Oil Demand May Have Peaked in 2019, BP Report Says
This suggestion comes from an unlikely source: fossil-fuel giant BP. The company released its annual Energy Outlook report Monday, and found that oil demand may have already peaked in 2019, as the rise in renewable energy intersects with the impact of the coronavirus pandemic, The Guardian reported.
"(The energy transition) would be an unprecedented event," BP chief economist Spencer Dale told journalists, as Reuters reported. "Never in modern history has the demand for any traded fuel declined in absolute terms."
The report outlines three possible energy scenarios for the next 30 years.
- The Rapid Transition Scenario (Rapid): This envisions a scenario in which energy-based greenhouse-gas emissions decline 70 percent by 2050, in line with limiting global warming to well below two degrees Celsius above pre-industrial levels by 2100.
- The Net-Zero Scenario (Net Zero): This scenario imagines the policies adapted in the Rapid scenario are augmented by widespread lifestyle changes, and energy emissions decline by more than 95 percent by 2050, limiting warming to 1.5 degrees Celsius above pre-industrial levels.
- The Business-as-Usual Scenario (BAU): This imagines that climate policies continue at a pace consistent with the past several years, and emissions only decline to less than 10 percent of 2018 levels by 2050.
In the first two scenarios, BP concluded oil demand would already have peaked in 2019, according to The Guardian. In the third, it would plateau after 2019 and peak sometime in the mid-2020s, according to BP.
However, all three scenarios show oil and gas on the wane and renewable energy on the rise, Reuters reported. They show fossil fuels falling from 85 percent of energy demand in 2018 to 20 to 65 percent by 2050. Meanwhile, they show renewable technologies like wind and solar expanding from five percent of energy demand in 2018 to 20 to 60 percent by 2050, according to Reuters and The Guardian.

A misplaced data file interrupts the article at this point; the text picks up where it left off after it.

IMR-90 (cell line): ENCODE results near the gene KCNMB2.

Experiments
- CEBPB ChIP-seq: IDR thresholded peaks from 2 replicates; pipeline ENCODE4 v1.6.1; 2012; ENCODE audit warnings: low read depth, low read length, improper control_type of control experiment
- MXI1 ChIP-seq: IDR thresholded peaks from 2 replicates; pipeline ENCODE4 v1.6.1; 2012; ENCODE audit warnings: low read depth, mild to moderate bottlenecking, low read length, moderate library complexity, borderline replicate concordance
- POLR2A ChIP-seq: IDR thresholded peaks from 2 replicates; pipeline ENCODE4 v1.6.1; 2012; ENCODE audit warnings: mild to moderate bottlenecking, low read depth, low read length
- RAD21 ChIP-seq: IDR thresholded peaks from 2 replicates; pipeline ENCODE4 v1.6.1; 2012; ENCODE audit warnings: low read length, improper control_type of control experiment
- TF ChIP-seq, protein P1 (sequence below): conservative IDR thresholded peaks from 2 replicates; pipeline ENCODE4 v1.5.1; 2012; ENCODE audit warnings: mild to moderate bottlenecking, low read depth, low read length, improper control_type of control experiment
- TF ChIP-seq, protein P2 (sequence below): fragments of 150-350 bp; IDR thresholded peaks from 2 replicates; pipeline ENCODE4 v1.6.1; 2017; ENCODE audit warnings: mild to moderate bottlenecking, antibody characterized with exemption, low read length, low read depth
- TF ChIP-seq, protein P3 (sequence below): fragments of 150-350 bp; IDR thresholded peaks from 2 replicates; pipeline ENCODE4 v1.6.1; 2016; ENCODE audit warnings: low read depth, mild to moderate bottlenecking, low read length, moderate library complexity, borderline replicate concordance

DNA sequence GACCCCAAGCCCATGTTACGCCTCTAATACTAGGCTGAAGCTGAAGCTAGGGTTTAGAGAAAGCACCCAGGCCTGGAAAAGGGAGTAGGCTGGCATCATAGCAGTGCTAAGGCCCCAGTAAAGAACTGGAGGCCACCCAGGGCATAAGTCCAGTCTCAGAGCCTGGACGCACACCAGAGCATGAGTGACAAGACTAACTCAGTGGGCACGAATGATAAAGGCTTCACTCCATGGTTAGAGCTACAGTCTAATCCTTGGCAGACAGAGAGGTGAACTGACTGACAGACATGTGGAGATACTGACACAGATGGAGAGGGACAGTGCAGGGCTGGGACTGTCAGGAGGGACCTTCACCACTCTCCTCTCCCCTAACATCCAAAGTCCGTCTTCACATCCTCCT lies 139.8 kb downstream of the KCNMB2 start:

"In all three of these scenarios the share of renewable energy grows more quickly than any energy fuel ever seen in history," Dale told The Guardian.
The coronavirus is expected to speed the decline in oil demand in part because it is slowing economic growth in developing countries, which tend to drive energy demand. At the same time, many developed countries are upping their climate ambitions and carbon taxes.
The report comes the same year that BP announced plans to be an entirely carbon-neutral energy company by 2050. Monday's report seemingly supports Chief Executive Bernard Looney's plan to "reinvent" the company, Reuters pointed out. It was released as the company begins a three-day event outlining its plans to transition its energy sources.
By Jake Johnson
Amid reports that oil industry-friendly former Energy Secretary Ernest Moniz remains under consideration to return to his old post in the incoming Biden administration, a diverse coalition of environmental groups is mobilizing for an "all-out push" to keep Moniz away from the White House and demand a cabinet willing to boldly confront the corporations responsible for the climate emergency.
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Anger, anxiety, overwhelm … climate change can evoke intense feelings.
"It's easy to feel dwarfed in the context of such a global systemic issue," says psychologist Renée Lertzman.
She says that when people experience these feelings, they often shut down and push information away. So to encourage climate action, she advises not bombarding people with frightening facts.
"When we lead with information, we are actually unwittingly walking right into a situation that is set up to undermine our efforts," she says.
She says if you want to engage people on the topic, take a compassionate approach. Ask people what they know and want to learn. Then have a conversation.
This conversational approach may seem at odds with the urgency of the issue, but Lertzman says it can get results faster.
"When we take a compassion-based approach, we are actively disarming defenses so that people are actually more willing and able to respond and engage quicker," she says. "And we don't have time right now to mess around, and so I do actually come to this topic with a sense of urgency… We do not have time to not take this approach."
Reporting credit: ChavoBart Digital Media
Reposted with permission from Yale Climate Connections.
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